As listeners of their other comedy podcasts can attest, neither Lauren Lapkus nor Jon Gabrus require much prompting in order to launch into tangents or nostalgic stories about one of their shared favorite topics: ’80s and ’90s television. Last season, the hosting duo scratched the surface of their childhood viewing lineup—from cartoons to game shows to TGIF—and introduced Very Special Episode reenactments starring guest stars. Proceeding a Ren & Stimpy Show–themed introduction from voice actor Billy West, Gabrus and Lapkus kicked off season two last week with a chat about Snick, Nickelodeon’s venerable late-night programming window that gave birth to some of the era’s most creative, ambitious shows for young audiences. Discussion highlights include how the cameo-stuffed The Adventures Of Pete & Pete was “Twin Peaks for kids,” how the parents in The Secret World Of Alex Mack and Clarissa Explains It All are weapons-grade dumb, and how blue raspberry AirHeads have the curious side effect of making the people who eat them salivate like rottweilers. [Dan Jakes]

Tell Me About Your Mother
Journalist Maya Francis On Working Moms, Black Motherhood, And Women Owning Their Stories


The entire second season of Amy Westervelt’s podcast about mothers was released daily over the past two weeks, all 10 episodes. After interviews with guests like Aparna Nancherla and Heather B. Armstrong about the maternal influence on their lives, the season wraps up with writer Maya Francis discussing her childhood in a matriarchal household. Francis speaks candidly about being raised by her mother, grandmothers, and a great-grandmother, and how that shaped her view of family. This episode is particularly fascinating because of its discussion of race and how working mothers are viewed differently in white and black cultures. Francis has great insight into how her parents’ lifestyle doesn’t necessarily work for her while still respecting the lessons they passed down. Much of what she held onto involved her mother and father’s experiences with race in the workplace and how those experiences carried over to their home life and relationships. Stories like Francis’ prove that the nearly universal experience of having a mother provides a common jumping-off point to explore a wide range of life experiences. [Brianna Wellen]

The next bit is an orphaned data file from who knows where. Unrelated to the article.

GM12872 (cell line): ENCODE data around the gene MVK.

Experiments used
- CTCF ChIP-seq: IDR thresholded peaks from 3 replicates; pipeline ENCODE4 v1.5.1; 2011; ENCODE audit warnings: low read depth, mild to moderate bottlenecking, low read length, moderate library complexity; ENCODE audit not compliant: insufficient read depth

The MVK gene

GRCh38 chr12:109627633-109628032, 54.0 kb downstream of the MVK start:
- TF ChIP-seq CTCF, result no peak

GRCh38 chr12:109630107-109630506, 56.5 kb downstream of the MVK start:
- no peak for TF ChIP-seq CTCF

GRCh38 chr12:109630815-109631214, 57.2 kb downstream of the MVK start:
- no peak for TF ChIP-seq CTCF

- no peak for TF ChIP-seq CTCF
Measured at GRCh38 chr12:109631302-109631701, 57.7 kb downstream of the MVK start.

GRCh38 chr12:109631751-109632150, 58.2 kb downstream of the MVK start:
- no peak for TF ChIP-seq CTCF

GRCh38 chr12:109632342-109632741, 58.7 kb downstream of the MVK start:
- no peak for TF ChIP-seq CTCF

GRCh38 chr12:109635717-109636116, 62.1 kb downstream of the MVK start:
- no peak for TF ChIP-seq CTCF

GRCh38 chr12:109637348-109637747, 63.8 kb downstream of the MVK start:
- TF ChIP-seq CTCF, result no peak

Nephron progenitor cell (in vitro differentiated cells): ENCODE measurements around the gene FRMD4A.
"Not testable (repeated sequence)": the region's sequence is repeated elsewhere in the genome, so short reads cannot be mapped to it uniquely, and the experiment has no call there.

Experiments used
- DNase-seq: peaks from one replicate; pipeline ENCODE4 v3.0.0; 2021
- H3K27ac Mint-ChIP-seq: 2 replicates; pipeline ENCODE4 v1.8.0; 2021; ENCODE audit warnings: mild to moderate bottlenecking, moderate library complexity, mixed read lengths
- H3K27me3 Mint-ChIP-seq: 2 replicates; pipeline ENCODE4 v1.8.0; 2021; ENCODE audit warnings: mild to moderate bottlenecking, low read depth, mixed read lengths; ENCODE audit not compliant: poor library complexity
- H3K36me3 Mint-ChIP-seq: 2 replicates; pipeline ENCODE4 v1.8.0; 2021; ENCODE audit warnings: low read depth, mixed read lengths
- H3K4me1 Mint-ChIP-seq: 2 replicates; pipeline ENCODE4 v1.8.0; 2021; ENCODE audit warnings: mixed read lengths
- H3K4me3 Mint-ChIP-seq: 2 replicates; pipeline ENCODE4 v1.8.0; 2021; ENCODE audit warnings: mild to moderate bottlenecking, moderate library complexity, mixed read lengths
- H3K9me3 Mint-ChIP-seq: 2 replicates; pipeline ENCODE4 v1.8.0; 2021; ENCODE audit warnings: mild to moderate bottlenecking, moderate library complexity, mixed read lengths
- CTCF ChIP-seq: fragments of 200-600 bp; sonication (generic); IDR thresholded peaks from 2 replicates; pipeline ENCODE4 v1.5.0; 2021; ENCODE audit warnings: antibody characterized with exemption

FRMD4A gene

Tropical Moon
Pride Of Thailand / Colour X


Tropical Moon bills itself as “hard to explain,” and it very much can be. The narrative fiction podcast refuses to follow any sort of chronological timeline, instead suggesting that listeners just pick an episode they “like the sound of and take a chance.” This suggestion is followed by a palm-tree emoji, because why not? The latest episode finds “favourite space hippie Mr. Rustle” as he makes a curious discovery with “the Professor.” Though the uncertainty can be unsettling, the simplicity of the story and the calm tone of its delivery have an almost ASMR quality, creating an overall feeling of ease that envelops listeners immediately. It’s tantamount to walking through the wardrobe into Narnia: You’re fully engaged in a simultaneously oddly familiar yet otherworldly space that provides an escape from everyday mundanity. And your first visit surely won’t be your last as the curiosities of Tropical Moon linger long after an episode ends. [Becca James]